Background and use cases
It’s no secret that network architects and engineers alike have been been using Dynamips/GNS3 to lab up production scenarios. For a long time, this was the only option available if you didn’t have copious amounts of kit at your disposal or weren’t a Cisco employee. While working on a current project, our customer was not convinced of using “simulators” for a sandbox environment. There was a small amount of routers available which could again “simulate” our production topology with clever use of VRF-lite. However, I thought it best to convince the customer that virtualisation is the way forward for POC (proof-of-concept) and the only way I was going to do this was by suggesting a Cisco-sanctioned tool.
I remember reading about Cisco’s VIRL (Virtual Internet Routing Labs) and being confused about the editions. Here’s what I now understand:
- Cisco Modeling Labs
- The fully-fledged corporate edition multi-user version with no set limits on number of devices. Add-on packs can be purchased to increase the number of devices.
- VIRL Personal Edition
- With a node limit of 15, there’s not much restriction as to what you can do here and it’s licensed for an individual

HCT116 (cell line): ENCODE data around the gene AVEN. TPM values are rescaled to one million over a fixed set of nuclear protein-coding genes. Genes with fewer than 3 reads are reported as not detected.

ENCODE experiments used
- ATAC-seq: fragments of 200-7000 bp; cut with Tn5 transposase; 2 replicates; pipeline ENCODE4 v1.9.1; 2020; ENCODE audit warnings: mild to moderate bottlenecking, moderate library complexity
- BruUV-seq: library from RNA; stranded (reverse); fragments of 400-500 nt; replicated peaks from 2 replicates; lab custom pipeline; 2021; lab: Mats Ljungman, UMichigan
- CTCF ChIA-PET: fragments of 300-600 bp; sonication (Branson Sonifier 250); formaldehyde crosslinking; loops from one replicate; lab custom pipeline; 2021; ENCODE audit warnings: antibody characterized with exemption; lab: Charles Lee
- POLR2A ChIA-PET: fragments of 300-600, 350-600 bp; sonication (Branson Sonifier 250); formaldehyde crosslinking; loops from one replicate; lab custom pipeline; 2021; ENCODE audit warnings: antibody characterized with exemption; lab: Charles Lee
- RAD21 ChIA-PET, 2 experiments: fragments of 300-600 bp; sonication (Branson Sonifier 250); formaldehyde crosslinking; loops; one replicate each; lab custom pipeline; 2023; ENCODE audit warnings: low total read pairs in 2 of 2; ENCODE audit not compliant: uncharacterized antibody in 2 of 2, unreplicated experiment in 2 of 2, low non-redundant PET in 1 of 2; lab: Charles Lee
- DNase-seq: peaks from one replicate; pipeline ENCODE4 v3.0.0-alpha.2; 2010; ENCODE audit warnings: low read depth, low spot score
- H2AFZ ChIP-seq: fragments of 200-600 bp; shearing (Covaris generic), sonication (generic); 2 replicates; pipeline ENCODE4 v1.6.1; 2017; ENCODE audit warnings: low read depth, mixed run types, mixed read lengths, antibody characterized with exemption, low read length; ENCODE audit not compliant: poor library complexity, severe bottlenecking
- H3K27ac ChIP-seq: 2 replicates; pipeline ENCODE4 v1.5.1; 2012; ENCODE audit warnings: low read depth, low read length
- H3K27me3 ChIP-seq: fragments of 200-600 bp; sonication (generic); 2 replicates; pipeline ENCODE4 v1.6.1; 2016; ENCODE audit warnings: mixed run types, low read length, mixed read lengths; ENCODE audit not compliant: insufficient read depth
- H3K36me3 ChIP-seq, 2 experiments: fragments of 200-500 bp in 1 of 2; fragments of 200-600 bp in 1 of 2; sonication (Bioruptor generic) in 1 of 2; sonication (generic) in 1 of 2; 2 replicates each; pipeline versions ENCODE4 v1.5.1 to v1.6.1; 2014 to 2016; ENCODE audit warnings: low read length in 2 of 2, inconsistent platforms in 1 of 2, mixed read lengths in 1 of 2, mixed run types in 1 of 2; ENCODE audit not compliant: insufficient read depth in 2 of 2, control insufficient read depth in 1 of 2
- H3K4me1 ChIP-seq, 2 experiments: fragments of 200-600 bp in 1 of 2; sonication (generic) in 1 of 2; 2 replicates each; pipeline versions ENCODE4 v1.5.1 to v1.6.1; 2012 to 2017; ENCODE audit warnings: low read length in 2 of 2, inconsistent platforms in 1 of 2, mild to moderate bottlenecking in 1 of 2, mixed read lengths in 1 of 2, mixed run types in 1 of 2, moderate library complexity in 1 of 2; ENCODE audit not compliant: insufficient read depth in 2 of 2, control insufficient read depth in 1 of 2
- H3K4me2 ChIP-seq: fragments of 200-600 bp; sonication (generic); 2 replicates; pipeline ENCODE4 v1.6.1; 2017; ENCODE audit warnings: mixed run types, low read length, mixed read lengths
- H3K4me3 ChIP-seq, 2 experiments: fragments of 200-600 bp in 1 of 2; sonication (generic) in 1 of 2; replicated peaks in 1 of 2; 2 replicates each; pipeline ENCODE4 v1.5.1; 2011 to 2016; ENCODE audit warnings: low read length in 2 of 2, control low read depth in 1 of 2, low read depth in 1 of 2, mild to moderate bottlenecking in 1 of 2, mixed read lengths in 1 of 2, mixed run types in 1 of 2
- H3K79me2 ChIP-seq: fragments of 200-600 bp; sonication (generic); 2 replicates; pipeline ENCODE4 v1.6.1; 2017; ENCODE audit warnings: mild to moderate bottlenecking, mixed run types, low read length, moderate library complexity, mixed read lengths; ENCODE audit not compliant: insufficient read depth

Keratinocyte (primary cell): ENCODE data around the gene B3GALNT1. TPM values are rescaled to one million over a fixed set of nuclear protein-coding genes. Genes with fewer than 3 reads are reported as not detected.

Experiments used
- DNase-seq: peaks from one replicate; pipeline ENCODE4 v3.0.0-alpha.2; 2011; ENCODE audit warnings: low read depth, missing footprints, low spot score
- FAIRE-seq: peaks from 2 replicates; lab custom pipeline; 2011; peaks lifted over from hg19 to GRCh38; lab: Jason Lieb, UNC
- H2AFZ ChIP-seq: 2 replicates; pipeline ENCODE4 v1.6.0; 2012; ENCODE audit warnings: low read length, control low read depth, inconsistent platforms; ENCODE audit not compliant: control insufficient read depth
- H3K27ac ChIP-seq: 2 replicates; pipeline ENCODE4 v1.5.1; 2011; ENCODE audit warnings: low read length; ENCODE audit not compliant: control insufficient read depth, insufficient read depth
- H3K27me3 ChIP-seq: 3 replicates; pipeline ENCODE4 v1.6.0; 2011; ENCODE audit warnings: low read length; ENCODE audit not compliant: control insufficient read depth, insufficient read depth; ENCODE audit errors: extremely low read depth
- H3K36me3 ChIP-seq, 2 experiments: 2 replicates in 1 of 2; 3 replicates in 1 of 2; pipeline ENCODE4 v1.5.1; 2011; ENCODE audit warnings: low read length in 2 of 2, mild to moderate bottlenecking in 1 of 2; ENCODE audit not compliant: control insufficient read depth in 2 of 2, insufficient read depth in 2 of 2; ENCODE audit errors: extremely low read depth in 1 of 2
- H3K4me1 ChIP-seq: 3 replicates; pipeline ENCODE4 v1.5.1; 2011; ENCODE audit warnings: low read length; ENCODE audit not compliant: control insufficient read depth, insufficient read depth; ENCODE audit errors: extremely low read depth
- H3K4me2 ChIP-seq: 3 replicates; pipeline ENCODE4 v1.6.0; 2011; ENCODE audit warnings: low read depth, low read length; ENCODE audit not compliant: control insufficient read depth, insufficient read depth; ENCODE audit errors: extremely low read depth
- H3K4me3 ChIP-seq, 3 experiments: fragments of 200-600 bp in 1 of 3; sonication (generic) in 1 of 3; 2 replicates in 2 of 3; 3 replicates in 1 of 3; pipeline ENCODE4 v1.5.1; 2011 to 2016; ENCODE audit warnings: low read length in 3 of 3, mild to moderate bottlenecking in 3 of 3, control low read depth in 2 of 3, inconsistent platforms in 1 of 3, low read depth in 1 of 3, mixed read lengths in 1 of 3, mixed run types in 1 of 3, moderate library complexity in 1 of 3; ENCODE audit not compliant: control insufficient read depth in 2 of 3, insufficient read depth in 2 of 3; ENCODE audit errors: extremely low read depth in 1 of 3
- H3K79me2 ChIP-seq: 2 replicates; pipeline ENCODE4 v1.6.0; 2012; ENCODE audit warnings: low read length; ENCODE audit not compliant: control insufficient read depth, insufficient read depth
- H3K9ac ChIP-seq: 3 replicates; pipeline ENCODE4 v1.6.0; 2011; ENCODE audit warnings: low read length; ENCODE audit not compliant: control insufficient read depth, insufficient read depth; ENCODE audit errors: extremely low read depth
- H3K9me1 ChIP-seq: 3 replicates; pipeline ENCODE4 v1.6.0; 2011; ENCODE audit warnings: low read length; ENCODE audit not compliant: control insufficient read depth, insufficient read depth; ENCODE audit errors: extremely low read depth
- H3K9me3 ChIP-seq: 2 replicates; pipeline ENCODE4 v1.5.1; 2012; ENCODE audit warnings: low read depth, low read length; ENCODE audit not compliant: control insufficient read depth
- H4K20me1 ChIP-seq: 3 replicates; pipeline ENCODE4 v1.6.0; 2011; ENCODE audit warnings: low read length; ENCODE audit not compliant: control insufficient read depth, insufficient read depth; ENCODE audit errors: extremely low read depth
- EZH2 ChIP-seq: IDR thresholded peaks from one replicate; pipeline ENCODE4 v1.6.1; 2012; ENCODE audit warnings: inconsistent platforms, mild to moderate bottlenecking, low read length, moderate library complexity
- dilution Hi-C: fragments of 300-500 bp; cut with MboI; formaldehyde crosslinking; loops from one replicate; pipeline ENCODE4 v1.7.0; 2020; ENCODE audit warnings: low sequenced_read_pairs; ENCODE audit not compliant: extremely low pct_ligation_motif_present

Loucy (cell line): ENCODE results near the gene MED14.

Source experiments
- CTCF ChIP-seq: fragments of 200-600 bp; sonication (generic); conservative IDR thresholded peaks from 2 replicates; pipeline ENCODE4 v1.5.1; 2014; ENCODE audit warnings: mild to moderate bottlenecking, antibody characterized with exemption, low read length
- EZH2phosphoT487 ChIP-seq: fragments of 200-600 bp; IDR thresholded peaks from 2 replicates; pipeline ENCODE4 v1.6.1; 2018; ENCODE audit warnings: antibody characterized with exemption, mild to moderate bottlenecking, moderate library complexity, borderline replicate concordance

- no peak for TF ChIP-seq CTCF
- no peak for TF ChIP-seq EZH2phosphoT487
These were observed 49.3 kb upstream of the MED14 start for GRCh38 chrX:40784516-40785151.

- VIRL Academic Edition
- The same as the personal edition apart from the discounted price which is available to students and educators
Current Version of VIRL
As of writing this post, the current version VIRL is 0.9.242 which reflects its infancy. Functionality and flexibility-wise, in its current form, it’s no GNS3 killer. My biggest gripe has been that you cannot annotate the diagram with custom text/labels. It is quite clunky and not the most user-friendly of tools.
Available Node Types
I’ll cover some of the core node types here:
Those familiar with Cisco’s One Platform Kit (OnePK) would have already been introduced to IOSv, essentially a VM running recent IOS code, ie. 15.4. People have had great success in extracting the IOSv image from the OnePK platform and GNS3 now has a new QEMU VM type:
This is the same simulated version of NX-OS (Nexus Titanium) that has been used internally at Cisco and on its dcloud labs platform. The functionality is currently limited to Layer 3 only.
ASAv is based on the commercially available virtual ASA product but with limited throughput.
Again, CSR 1000v is based on the commercially available virtual CSR production with limited throughput.
But, I can do this all on GNS3!
Yes, given that you have copies of all the VM images, some of which cannot be legally obtained. VIRL has other features such as AutoNetkit for config. generation which I’ll cover in a future post.